With respect to the goal of creating a one-tier cabinet and properly resourcing ministers of state, would it not have been a more effective option to establish these ministers of state with a ministry of state? In that case, they would be paid the same under the existing Salaries Act, before Bill C-24, and would be resourced appropriately from the public service, while maintaining their independence as ministers,

Salaries ActGovernment Orders

3:45 p.m.

Liberal

Raj Grewal Liberal Brampton East, ON

Mr. Speaker, that is a very technical question. The crux of Bill C-24 is very much to ensure that all cabinet ministers are equal. What the bill would do is ensure that all ministers have the resources, responsibilities, and independence to bring issues to cabinet.

They are full cabinet ministers. The fact that they are using the same resources is an efficiency. It is a proven model that has worked.

I can give the member an example. The Minister of Science, the Minister of Small Business and Tourism, and the Minister of Innovation, Science and Economic Development are all sourced out of the department of economic development. It is a great model to ensure that all three ministers, through Bill C-24, would be able to be paid and would be able to share these resources.

This is very much a technical bill to ensure that going forward, prime ministers would have the flexibility to change the types of ministries they need to serve Canadians. As we have a rapidly growing economy, this kind of flexibility will be needed by future prime ministers. That is what this bill would do.

Salaries ActGovernment Orders

3:45 p.m.

Liberal

Filomena Tassi Liberal Hamilton West—Ancaster—Dundas, ON

Mr. Speaker, with respect to the minister of infrastructure, communities and intergovernmental affairs, the bill would actually change that name to minister of infrastructure and communities. That reflects the fact that the Prime Minister has taken on the role of intergovernmental affairs minister. I wonder if the member could comment on the importance of that name change and how he feels about that name change.

Salaries ActGovernment Orders

3:45 p.m.

Liberal

Raj Grewal Liberal Brampton East, ON

Mr. Speaker, the name change is important to ensure that it accurately reflects the responsibilities of the Minister of Infrastructure and Communities. He is no longer responsible for intergovernmental affairs. The Prime Minister has taken on that role, and he is doing a phenomenal job of ensuring that we have a great confederation moving forward.

The Minister of Infrastructure and Communities is doing a great job too. We see that from our rapidly growing economy. Especially in the city of Brampton, our local councillors and mayor are so happy to have a federal government that finally understands that municipalities are partners and that infrastructure is important to economic development across the country. It understands the process to get the money flowing from the federal government right to the cities, because cities know best how to manage those funds to invest locally and help our citizens. It is what the Minister of Infrastructure and Communities is doing, and we applaud him for his great job so far.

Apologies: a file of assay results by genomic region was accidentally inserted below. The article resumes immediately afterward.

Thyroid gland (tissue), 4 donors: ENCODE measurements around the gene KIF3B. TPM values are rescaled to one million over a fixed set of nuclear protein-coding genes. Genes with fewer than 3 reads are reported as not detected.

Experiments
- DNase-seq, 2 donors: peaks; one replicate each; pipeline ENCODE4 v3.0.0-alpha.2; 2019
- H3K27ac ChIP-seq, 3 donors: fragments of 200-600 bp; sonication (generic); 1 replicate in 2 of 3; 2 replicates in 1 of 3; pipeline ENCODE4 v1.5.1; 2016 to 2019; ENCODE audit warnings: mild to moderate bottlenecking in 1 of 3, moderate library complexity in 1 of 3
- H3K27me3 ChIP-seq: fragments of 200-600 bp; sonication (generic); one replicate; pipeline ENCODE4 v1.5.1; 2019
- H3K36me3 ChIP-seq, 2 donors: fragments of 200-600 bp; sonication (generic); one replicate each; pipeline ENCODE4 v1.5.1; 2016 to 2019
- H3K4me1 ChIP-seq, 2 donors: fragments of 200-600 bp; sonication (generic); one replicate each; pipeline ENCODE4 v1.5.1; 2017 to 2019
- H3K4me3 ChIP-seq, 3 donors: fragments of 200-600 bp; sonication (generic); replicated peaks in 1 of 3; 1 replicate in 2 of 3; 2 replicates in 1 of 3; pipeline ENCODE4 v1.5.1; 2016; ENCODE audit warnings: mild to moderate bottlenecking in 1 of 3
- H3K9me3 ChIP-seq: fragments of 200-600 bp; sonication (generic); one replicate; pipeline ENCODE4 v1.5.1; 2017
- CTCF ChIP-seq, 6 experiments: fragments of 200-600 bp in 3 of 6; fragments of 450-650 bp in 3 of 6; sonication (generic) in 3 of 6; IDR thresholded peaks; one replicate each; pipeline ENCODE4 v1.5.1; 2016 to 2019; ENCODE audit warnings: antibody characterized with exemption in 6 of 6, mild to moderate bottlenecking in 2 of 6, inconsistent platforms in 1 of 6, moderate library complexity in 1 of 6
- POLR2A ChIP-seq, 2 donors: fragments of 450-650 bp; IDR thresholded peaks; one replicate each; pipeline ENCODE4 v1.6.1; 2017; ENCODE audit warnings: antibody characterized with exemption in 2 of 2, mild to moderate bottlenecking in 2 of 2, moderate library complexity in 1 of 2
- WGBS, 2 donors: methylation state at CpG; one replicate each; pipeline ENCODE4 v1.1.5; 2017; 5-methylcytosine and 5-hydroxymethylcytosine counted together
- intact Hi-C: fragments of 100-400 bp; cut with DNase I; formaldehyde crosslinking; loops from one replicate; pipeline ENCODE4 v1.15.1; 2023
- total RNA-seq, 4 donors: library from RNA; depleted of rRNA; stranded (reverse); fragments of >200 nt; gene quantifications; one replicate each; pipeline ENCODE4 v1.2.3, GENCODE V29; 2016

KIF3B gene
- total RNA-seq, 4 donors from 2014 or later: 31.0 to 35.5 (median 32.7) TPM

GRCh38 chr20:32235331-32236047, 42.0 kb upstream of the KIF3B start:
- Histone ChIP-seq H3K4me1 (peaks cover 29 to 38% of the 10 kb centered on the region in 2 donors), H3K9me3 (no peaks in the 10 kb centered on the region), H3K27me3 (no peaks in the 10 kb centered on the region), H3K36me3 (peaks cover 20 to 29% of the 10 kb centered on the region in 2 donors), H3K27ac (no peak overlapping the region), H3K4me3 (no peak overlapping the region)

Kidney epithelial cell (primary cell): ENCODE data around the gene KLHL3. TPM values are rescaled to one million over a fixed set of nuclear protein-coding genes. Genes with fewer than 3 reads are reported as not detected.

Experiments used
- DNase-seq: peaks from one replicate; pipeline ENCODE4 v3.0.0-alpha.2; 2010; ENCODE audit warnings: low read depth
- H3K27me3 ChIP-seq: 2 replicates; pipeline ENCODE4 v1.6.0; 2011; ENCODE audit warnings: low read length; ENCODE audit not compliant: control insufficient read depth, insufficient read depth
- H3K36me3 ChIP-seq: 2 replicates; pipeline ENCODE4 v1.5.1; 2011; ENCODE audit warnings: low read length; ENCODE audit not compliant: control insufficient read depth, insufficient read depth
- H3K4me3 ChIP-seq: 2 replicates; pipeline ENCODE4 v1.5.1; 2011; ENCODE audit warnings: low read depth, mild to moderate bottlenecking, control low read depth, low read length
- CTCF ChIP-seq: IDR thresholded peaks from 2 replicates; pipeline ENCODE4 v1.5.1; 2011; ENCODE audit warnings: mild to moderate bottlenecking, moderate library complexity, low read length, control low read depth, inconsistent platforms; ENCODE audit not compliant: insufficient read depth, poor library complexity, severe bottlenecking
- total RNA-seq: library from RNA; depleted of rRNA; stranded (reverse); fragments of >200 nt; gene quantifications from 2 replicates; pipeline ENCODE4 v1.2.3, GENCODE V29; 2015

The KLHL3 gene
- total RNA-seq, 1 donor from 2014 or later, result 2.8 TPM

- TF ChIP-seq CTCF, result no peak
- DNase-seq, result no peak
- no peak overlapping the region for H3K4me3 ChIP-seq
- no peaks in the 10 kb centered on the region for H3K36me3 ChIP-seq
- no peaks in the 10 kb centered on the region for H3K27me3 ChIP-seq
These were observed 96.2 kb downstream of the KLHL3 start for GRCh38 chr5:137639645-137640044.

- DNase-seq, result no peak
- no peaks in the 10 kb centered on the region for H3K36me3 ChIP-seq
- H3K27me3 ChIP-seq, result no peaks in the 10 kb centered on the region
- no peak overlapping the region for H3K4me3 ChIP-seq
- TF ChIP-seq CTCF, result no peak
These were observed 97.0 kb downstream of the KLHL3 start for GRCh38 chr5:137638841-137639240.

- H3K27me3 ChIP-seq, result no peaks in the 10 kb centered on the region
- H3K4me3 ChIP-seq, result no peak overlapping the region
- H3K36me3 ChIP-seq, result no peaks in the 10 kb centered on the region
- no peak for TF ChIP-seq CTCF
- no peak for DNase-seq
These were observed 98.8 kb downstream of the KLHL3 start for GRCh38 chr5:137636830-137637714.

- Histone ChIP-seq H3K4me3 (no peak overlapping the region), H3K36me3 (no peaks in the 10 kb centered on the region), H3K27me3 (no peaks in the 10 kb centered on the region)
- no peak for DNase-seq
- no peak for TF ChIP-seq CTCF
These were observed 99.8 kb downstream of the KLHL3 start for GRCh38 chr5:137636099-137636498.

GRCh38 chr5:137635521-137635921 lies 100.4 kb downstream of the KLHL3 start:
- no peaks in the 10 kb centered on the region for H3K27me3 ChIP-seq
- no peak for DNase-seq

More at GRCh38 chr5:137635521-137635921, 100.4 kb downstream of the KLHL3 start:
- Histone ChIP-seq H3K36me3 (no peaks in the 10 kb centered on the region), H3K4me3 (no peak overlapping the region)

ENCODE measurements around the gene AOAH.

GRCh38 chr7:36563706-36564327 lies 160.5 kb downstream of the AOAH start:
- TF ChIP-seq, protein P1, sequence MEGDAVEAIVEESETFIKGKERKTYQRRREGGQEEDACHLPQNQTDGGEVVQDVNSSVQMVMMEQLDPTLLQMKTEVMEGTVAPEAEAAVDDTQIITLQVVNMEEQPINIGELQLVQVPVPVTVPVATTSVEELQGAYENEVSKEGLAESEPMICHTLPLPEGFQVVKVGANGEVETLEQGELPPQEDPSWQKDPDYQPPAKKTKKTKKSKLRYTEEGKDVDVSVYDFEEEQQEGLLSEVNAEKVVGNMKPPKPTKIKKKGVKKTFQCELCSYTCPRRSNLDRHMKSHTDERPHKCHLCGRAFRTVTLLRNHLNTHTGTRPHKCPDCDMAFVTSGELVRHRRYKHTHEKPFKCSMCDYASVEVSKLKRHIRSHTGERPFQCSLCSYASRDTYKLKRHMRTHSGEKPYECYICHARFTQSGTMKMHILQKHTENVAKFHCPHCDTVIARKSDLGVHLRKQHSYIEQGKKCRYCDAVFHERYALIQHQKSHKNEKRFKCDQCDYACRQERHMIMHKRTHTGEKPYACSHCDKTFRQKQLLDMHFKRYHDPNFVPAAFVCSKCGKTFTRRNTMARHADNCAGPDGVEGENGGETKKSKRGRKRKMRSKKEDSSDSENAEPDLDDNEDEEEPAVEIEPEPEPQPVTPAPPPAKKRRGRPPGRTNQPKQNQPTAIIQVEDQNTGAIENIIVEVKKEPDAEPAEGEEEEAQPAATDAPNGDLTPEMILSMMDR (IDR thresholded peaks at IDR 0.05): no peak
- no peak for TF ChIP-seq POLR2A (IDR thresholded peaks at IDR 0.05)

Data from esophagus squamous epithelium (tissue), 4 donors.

Salaries ActGovernment Orders

3:50 p.m.

NDP

Sheila Malcolmson NDP Nanaimo—Ladysmith, BC

Mr. Speaker, rumour has it that this is our second to last day in the House. This is a government that has underperformed, relative to any other new government, in relation to how many new pieces of legislation it has introduced in the House. We have a number of bills, almost as many as nine of them, introduced but not debated at all and not given any time in the House. The government still has not restored judicial judgment in sentencing. It has not removed the ruinous mandatory minimums the Conservative government brought in. It has not legislated pay equity. It has not fixed the navigable waters protection act. It has not fixed the Fisheries Act.

How does the member feel about this being the highest priority for these final two days for the government: paying cabinet ministers better than they are already?

Salaries ActGovernment Orders

3:50 p.m.

Liberal

Raj Grewal Liberal Brampton East, ON

Mr. Speaker, I would like to thank my hon. colleague from the NDP for the question. It gives me an opportunity to mention the legislation the government has passed.

When we were elected, the first thing we did was reduce taxes on the middle class. We increased the Canada child benefit, which gave more money, after tax, to more Canadian families across the country. We have added 600,000 jobs in two years from coast to coast to coast. We have reduced the unemployment rate from 7.2% to 5.9%. We have increased the working income tax benefit. We have introduced a housing strategy for the first time in Canadian history, a housing strategy that is going to help ensure that all Canadians have access to housing. It is about quality legislation, not quantity.

Salaries ActGovernment Orders

3:50 p.m.

NDP

Irene Mathyssen NDP London—Fanshawe, ON

Mr. Speaker, when my colleague talks about quality legislation, is he not concerned about the fact that the housing strategy is spread out over 11 years? It will take a long time to put in place and will not help anyone for at least the next two years, when thousands of people are living in under-housed or precarious situations. How does he feel about the fact that they are forgotten and that very little is going to happen until after the next election?